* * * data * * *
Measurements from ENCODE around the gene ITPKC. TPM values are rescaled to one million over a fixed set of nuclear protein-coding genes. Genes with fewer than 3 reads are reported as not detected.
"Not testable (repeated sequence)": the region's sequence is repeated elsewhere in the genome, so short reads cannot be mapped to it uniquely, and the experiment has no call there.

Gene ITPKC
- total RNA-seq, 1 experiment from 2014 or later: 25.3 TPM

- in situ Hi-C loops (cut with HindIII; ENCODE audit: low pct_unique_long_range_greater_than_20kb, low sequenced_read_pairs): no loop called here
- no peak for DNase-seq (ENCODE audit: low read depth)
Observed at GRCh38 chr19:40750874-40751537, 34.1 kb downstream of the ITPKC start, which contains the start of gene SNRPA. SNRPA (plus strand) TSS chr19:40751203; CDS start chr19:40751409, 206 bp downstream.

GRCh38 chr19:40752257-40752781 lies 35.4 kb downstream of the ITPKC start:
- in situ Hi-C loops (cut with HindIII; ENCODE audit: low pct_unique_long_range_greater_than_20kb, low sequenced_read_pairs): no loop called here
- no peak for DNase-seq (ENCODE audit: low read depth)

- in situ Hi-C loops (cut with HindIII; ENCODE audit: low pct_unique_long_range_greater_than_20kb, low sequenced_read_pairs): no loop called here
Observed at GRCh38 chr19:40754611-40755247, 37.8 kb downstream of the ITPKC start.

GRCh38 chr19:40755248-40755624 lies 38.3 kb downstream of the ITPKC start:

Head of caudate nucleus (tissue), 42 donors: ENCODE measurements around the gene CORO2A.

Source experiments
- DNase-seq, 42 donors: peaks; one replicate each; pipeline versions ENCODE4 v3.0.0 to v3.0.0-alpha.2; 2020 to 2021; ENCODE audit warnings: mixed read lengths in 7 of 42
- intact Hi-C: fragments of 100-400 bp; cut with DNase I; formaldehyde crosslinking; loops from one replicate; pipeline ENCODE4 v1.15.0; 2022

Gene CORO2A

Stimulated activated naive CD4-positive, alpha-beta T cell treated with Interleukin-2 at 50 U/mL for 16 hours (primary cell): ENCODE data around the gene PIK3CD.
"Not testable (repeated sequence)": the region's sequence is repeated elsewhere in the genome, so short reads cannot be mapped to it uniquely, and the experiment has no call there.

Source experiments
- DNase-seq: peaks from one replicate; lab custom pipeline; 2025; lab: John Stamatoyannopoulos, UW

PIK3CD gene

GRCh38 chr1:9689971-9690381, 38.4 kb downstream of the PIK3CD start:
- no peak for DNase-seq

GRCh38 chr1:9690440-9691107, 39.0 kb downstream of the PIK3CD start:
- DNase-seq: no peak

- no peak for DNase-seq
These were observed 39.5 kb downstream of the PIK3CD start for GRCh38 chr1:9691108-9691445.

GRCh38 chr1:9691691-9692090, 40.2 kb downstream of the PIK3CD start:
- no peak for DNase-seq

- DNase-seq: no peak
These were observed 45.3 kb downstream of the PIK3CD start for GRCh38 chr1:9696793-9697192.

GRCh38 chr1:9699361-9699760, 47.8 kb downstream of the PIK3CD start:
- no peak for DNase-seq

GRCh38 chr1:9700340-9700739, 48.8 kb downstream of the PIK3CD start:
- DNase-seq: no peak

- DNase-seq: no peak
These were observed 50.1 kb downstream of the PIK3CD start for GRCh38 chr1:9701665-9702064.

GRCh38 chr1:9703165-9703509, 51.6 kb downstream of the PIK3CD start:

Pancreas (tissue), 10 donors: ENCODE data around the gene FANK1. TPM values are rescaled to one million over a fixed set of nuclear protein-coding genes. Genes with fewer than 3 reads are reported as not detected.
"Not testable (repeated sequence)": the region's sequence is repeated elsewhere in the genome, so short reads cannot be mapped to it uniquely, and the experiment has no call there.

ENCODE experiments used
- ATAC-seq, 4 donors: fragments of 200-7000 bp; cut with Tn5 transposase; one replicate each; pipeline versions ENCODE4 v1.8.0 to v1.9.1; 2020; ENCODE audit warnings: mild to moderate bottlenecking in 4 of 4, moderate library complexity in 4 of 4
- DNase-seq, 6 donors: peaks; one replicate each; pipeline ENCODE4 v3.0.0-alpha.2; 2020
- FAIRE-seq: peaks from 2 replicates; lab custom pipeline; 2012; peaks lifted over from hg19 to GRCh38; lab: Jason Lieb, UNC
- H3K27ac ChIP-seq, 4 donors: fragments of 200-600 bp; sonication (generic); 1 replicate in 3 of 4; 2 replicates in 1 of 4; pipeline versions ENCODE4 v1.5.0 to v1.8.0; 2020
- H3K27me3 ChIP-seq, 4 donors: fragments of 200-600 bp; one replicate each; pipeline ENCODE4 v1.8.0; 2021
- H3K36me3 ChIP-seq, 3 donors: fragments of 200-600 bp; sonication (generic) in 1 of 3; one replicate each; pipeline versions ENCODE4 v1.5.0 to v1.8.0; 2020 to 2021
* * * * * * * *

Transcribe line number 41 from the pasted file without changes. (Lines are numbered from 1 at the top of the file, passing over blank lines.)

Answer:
Pancreas (tissue), 10 donors: ENCODE data around the gene FANK1. TPM values are rescaled to one million over a fixed set of nuclear protein-coding genes. Genes with fewer than 3 reads are reported as not detected.